Two prison inmates are appealing the recent dismissal of their lawsuit against the Nebraska prison system, which they say won’t let them marry. Harold Wilson and Gracy Sedlak, formerly John Jirovsky (now released), challenged the constitutionality of Nebraska Initiative Measure 416, an amendment voters passed in 2000 defining marriage as a union between a man and a woman.
A transgender woman in Hong Kong won a court appeal allowing her to marry her boyfriend and forcing the government to rewrite the city’s marriage laws. The woman in her 30s, known in the Court of Final Appeal as “W” under anonymity rules, successfully overturned earlier verdicts that said marriage is only allowed between couples who were of the opposite sex at birth.
W, who underwent sex realignment surgery more than five years ago at government expense, argued that her post-operative sex was recognised by the law and that previous rulings were a violation of her constitutional rights. The city’s Registrar of Marriages had argued that she could not wed her boyfriend because her birth certificate – which cannot be altered under Hong Kong law – said she was male.
“It is contrary to principle to focus merely on biological features fixed at the time of birth,” the court said in a written judgement by the panel of five judges. It added that existing laws “impair the very essence of W’s right to marry”.”
A Lincoln, Nebraska inmate, Harold Wilson, who is a convicted rapist and murderer, and his significant other, a transgender woman named Gracy Sedlak, formerly John Jirovsky, have sued the Nebraska prison system, saying they should be allowed to get married so Sedlack can visit him in prison. Sedlak, 27, cannot visit Wilson now because of a Nebraska Department of Correctional Services rule that puts a three-year waiting period on former inmates visiting prisons. Sedlak, a male-to-female transgender person, was discharged from parole in March 2012 for theft, burglary and other misdemeanor charges.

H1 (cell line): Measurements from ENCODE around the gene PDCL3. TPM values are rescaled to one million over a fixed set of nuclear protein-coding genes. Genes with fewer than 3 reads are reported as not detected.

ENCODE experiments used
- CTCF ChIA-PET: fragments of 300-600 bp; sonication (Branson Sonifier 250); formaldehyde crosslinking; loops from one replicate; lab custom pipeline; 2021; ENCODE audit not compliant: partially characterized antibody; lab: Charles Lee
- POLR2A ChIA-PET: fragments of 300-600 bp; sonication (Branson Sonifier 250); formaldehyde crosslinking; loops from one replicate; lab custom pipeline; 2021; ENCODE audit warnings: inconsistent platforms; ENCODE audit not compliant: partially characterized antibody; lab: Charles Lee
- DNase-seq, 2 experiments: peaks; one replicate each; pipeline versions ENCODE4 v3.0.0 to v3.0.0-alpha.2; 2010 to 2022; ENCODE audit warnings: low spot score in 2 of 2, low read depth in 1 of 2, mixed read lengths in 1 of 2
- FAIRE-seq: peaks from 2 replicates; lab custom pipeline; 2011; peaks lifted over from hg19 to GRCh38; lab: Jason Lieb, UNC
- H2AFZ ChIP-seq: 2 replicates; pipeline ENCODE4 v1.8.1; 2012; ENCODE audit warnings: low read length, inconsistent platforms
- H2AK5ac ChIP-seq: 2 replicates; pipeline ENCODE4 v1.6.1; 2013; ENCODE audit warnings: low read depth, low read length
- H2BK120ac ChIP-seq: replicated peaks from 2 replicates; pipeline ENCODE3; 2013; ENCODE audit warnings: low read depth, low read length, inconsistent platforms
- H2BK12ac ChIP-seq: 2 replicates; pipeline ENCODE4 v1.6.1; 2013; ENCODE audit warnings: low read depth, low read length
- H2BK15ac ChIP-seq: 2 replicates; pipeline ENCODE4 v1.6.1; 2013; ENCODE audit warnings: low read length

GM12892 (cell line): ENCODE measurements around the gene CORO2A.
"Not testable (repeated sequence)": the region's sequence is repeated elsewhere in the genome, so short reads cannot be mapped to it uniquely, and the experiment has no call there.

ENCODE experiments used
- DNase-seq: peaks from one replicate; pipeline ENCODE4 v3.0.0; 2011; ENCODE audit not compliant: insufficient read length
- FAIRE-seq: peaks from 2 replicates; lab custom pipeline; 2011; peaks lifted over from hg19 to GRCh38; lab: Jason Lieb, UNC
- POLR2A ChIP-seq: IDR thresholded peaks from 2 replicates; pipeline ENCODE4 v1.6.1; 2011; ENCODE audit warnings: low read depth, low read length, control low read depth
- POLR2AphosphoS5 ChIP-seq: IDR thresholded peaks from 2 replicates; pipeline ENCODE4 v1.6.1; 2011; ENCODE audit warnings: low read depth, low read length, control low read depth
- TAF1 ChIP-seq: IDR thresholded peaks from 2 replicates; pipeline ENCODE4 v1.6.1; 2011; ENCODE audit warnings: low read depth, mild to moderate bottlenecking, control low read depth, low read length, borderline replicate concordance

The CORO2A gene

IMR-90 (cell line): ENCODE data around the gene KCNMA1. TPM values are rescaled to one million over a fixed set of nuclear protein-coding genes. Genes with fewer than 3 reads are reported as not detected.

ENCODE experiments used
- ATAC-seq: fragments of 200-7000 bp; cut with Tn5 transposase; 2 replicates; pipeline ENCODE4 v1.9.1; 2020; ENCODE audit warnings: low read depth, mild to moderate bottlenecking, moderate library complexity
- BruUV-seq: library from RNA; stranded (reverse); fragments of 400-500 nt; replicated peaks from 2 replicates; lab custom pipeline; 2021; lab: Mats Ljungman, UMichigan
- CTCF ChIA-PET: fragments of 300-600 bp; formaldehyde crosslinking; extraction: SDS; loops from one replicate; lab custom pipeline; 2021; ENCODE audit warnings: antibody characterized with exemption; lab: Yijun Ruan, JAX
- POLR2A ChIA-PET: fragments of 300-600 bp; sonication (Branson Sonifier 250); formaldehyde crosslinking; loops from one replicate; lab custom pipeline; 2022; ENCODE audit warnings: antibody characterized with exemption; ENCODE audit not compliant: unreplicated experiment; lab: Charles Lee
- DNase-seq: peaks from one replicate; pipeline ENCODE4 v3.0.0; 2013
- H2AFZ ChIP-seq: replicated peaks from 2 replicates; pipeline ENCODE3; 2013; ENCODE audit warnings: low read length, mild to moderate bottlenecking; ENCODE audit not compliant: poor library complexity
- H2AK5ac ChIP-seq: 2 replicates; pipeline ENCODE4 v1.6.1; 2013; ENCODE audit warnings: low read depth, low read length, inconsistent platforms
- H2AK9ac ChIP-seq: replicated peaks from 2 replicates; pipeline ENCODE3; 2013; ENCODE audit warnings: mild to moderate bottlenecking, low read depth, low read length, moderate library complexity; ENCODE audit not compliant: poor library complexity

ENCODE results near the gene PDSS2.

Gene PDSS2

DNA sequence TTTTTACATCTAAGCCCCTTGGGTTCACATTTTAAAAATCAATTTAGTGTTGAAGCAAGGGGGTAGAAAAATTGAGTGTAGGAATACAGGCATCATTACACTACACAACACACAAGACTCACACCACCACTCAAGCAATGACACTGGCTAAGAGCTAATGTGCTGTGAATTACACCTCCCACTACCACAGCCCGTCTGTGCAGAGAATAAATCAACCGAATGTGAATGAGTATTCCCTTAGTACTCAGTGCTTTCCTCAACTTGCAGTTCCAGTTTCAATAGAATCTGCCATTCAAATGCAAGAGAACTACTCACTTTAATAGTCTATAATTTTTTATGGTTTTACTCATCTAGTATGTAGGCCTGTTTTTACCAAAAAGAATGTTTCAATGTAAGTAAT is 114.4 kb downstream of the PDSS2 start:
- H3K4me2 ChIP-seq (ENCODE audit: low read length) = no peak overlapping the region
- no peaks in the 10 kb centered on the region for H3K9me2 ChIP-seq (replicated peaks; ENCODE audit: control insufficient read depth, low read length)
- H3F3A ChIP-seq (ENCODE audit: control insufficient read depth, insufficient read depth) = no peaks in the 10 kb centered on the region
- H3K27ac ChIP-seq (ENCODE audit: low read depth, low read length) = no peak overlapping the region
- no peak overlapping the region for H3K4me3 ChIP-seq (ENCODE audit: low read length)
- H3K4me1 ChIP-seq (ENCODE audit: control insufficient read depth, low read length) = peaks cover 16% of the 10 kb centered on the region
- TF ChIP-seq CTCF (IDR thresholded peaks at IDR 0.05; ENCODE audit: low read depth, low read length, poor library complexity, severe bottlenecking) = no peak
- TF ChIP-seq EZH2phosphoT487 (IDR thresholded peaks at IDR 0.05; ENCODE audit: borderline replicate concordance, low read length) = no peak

The European Court of Human Rights recently ruled that a Finnish law invalidating the marriage of a post-operative transsexual if she registered her new gender identity did not violate any rights guaranteed by the European Convention on Human Rights. H., a male, married a woman. Subsequently, he decided to “become a woman,” underwent surgery and took legal steps to present himself as a woman. He also wished to change his identity number in the Finnish population register that officially records an individual’s sex. The applicant found that he was unable to do this because of provisions in the Act on Confirmation of the Gender of a Transsexual. That Act provides that a person’s sex can be changed in the population register only if he or she “is not married or in a civil partnership” or, under Section 2, if the person to who they are partnered or married provides their consent. Under Finnish law, only opposite-sex couples can wed; same-sex couples have civil partnerships. Because’s H.’s wife refused to consent, he unsuccessfully sued in Finnish courts. He then sued under the convention. Specifically, he claimed, among other claims, that Article 3 of the convention — which provides that “[n]o one shall be subjected to torture or to inhuman or degrading treatment or punishment” — was violated by the Finnish law, because the complications of changing his sex constituted torture. The court rejected this claim.